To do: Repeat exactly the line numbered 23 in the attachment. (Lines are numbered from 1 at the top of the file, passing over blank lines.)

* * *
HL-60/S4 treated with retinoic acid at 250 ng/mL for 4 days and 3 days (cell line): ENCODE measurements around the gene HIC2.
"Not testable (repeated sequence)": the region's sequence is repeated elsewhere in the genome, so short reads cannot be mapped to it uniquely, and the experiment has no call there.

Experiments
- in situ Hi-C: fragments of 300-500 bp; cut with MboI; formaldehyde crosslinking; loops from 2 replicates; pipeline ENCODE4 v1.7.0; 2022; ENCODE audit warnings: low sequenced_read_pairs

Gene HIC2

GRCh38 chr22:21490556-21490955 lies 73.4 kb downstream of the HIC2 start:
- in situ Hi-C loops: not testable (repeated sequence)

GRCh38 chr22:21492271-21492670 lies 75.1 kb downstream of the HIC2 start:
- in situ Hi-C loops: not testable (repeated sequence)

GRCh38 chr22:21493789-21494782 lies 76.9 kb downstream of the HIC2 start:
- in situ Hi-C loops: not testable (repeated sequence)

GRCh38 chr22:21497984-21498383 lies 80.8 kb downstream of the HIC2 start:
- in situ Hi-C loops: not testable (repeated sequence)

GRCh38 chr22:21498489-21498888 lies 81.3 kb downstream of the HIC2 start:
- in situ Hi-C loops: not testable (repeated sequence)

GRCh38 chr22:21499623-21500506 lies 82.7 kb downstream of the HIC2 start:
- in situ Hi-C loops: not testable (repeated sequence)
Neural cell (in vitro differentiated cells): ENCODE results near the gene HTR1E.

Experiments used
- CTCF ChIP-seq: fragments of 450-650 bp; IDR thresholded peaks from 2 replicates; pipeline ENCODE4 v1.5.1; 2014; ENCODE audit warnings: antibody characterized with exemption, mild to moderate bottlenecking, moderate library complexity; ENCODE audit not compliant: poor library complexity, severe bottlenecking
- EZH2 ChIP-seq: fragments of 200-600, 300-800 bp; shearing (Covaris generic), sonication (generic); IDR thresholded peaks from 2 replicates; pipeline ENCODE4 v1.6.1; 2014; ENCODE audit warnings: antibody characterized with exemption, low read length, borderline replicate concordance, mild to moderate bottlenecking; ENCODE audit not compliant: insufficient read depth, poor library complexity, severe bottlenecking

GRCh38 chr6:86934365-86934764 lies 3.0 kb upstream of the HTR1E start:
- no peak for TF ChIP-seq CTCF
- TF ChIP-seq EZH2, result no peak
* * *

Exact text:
- no peak for TF ChIP-seq CTCF